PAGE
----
After that, Schaefer Yarns ultrafine (1093 yds in 3.5 oz) laceweight silk in the Harriet Tubman colourway:I want to create a lacy silk fabric that is crisp, not baggy, and its inelasticity makes it considerably less amenable to blocking than wool. The obvious answer, which I have been avoiding because I think knitting is more elegant, is crochet. It needs to be a one piece format because I cannot imagine weaving in a pile of loose ends in such a slippery yarn. Still in the pondering stage.

2) Handpainted yarn. The knitblogs are full of tales of gorgeous (and expensive) skeins that disappoint when knitted up - pooling, striping oddly, or just plain looking muddy in the final analysis. I seem to be in the minority on this one, but by and large I just don't like the brightly "variegated" look. To me it looks over-busy and/or sloppy - I prefer to control strongly contrasting colours with separately coloured yarns. (I do like precisely space dyed sock yarn with distinct stripes.)

Optical mixing is a powerful tool for generating colours of luminous and subtle depth, particularly when analagous colour schemes are utilized (see the above two examples), but it can turn brilliant contrasts into homogenized mud, or at least an altogether different look from the original skein. For example:

I would be drawn to this skein by the bold chunks of rich complementary colours, but this: while not unattractive (I've seen some very muddy mixes) is a different animal altogether and quite unlike the impression of the original skein. Toss in some pooling and one might be sorely disappointed.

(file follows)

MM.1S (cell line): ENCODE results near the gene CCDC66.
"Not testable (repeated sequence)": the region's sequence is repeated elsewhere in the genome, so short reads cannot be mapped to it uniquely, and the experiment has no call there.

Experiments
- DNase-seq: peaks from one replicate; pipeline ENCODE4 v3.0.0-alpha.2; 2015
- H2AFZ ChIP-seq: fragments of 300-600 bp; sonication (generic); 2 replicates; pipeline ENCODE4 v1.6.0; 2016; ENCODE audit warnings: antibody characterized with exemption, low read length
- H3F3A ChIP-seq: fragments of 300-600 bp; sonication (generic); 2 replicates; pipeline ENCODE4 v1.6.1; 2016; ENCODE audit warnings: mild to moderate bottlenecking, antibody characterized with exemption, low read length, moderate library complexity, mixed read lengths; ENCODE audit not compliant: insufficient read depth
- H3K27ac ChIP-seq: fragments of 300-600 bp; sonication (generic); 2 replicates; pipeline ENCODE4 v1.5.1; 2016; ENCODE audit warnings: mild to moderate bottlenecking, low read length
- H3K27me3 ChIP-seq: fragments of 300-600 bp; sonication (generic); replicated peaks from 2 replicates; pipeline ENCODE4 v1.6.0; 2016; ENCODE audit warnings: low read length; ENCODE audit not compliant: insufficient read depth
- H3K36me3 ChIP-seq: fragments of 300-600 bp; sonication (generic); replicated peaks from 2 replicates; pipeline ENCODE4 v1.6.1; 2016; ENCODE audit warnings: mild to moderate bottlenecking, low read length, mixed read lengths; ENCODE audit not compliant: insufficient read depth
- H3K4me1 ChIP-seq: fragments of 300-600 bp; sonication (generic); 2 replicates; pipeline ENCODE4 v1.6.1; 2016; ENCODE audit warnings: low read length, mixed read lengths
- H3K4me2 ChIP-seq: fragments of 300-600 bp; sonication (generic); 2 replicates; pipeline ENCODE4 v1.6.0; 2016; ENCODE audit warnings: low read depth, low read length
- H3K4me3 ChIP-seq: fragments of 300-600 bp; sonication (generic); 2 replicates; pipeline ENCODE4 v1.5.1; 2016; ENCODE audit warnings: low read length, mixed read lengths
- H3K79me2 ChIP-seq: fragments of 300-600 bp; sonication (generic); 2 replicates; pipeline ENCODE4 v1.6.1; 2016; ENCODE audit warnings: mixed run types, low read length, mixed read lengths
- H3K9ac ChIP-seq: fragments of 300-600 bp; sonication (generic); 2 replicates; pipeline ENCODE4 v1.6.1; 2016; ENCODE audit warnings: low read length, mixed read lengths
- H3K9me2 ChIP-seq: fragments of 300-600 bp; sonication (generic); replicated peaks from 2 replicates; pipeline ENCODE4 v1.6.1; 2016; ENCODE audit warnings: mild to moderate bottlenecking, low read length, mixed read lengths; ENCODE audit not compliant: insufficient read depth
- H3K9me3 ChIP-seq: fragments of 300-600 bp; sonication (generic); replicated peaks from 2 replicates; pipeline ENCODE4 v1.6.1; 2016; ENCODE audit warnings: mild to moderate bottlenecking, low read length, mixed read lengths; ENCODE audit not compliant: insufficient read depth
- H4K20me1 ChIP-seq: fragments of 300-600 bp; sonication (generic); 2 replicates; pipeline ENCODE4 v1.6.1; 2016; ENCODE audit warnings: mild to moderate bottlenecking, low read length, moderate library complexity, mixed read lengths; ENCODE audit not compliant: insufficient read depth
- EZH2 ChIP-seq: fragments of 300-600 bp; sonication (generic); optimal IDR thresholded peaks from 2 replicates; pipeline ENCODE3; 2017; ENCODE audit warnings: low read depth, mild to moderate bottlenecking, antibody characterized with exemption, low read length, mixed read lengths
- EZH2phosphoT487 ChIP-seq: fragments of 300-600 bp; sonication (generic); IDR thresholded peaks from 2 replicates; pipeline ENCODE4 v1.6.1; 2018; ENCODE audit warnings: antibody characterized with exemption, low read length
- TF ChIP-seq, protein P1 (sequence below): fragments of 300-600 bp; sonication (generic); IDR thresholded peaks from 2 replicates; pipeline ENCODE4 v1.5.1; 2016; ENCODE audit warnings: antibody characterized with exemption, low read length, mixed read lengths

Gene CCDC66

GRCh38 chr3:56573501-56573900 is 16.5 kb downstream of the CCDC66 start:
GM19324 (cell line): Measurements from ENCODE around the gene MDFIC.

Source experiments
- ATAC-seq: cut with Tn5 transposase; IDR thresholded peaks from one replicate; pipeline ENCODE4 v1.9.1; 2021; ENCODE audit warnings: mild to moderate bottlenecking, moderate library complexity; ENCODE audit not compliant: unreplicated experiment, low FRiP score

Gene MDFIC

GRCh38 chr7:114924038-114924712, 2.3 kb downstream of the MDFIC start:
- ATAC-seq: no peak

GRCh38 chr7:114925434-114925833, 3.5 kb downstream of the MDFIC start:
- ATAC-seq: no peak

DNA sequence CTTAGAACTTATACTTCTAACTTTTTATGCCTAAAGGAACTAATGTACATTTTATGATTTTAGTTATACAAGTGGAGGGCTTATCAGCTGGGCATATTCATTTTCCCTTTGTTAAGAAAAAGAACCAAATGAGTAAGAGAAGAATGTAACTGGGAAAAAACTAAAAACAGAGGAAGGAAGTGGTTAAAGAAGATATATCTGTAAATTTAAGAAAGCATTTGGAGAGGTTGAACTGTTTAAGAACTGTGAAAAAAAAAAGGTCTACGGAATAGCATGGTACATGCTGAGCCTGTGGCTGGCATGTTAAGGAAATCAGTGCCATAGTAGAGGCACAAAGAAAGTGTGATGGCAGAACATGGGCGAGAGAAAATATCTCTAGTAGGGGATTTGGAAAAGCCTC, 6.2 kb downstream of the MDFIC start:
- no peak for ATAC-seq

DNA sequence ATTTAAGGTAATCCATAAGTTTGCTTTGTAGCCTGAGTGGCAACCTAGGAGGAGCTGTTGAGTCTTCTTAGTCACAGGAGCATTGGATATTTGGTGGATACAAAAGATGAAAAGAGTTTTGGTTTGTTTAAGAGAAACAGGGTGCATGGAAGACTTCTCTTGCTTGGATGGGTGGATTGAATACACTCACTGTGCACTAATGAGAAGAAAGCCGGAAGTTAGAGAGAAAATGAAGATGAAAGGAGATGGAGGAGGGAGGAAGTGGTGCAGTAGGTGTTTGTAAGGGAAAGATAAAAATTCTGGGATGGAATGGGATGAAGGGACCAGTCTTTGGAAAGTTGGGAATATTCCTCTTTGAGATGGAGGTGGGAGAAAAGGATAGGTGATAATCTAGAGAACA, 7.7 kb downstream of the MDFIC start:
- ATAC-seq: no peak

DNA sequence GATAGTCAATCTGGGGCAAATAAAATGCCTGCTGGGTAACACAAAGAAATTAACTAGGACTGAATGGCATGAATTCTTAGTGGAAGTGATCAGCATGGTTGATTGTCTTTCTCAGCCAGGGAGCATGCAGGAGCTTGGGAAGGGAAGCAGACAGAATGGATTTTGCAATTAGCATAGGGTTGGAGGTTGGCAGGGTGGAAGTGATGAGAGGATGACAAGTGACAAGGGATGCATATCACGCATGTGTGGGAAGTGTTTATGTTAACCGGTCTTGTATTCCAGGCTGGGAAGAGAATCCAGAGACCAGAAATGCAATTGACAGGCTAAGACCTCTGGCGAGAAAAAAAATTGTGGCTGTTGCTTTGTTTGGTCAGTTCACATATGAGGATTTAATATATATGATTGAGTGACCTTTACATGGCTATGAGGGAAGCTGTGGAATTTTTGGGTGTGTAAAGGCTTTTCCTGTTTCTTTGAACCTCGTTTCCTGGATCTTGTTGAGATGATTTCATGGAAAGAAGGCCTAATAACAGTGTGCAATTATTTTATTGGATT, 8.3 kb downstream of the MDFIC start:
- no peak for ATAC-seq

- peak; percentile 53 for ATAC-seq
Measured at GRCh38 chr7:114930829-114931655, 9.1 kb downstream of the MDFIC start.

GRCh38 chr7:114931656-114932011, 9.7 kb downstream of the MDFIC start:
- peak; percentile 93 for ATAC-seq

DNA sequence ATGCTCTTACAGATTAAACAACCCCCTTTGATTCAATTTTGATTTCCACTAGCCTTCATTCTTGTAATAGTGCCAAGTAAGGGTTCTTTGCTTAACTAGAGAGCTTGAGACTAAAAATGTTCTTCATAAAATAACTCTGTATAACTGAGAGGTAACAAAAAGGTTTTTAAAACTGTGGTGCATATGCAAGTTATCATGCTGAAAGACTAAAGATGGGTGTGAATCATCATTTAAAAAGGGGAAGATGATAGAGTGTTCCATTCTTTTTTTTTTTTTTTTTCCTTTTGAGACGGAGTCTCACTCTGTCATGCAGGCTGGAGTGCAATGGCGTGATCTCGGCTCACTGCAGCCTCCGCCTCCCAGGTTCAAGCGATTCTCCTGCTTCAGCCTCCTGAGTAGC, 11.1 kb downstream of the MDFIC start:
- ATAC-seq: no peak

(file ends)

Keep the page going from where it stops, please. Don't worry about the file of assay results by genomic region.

But what if it were possible to knit it in such a way as to preserve the blocks of colour that made the original so attractive? Narrow strips? Modules? Still thinking.

Thursday, July 27, 2006

Twenty-two: No Limits

I'm a little fuzzy around the edges this morning. No, I didn't indulge - I wish - I just didn't get home from the office until 9:30 pm. I mostly believe I am getting better not older, but I have definitely lost a considerable degree of resilience to overwork. Or maybe I've just outgrown the youthful delusion of immortality that allows one to tolerate the interminable postponement of personal needs and gratification because You Have Your Whole Life Ahead of You and any day now the hard work will pay off and the good bit will begin.

I finally realize that my life is now and the good bit is encapsulated in sleepy mornings snuggled with my sweetie, drinking in the sweet familiar scent of comfort and love and constancy, marvelling at the beautiful little people we made together and the clutch of tiny hands around my neck and extravagant I love you mommy kisses.

I am still ambitious and curious about the world and compelled to Make A Difference, and I haven't even really lost my driven overachieving personality, but I am as "arrived" as I am going to get with Big Career Goal #1 and I plan to be much choosier about the next thing I set my unconquerable will to. For starters, I resolve to set aside "proving that I am as good as any man" as a remotely useful criteria for valuable and fulfilling life's work. I entered medicine just long enough ago that that was actually a consideration, and while there was plenty of sexism and Old Boys' Club-ism to do battle with, I discovered that, like all external obstacles, it was insignificant in comparison with the limits I put on myself. Clearly, it will be pointless to charge headlong into the Next Big Thing without addressing my self-imposed obstructions and restrictions.

Speaking of dreaming big, I discovered this yesterday while practicing paperwork avoidance: (From an article on Adam Jones posted in Making Things - you should really check out the rest of the links to him - just amazing.) Never mind the dead animal up top - look at that lace! Imagine knitting like that - wherever your happy imagination took you.

Then I just had to go googling a bit for handknit couture, and found this via Amelia Raitte:

Jean Paul Gaultier fall/winter 1998/99
No limits, indeed!

Wednesday, July 26, 2006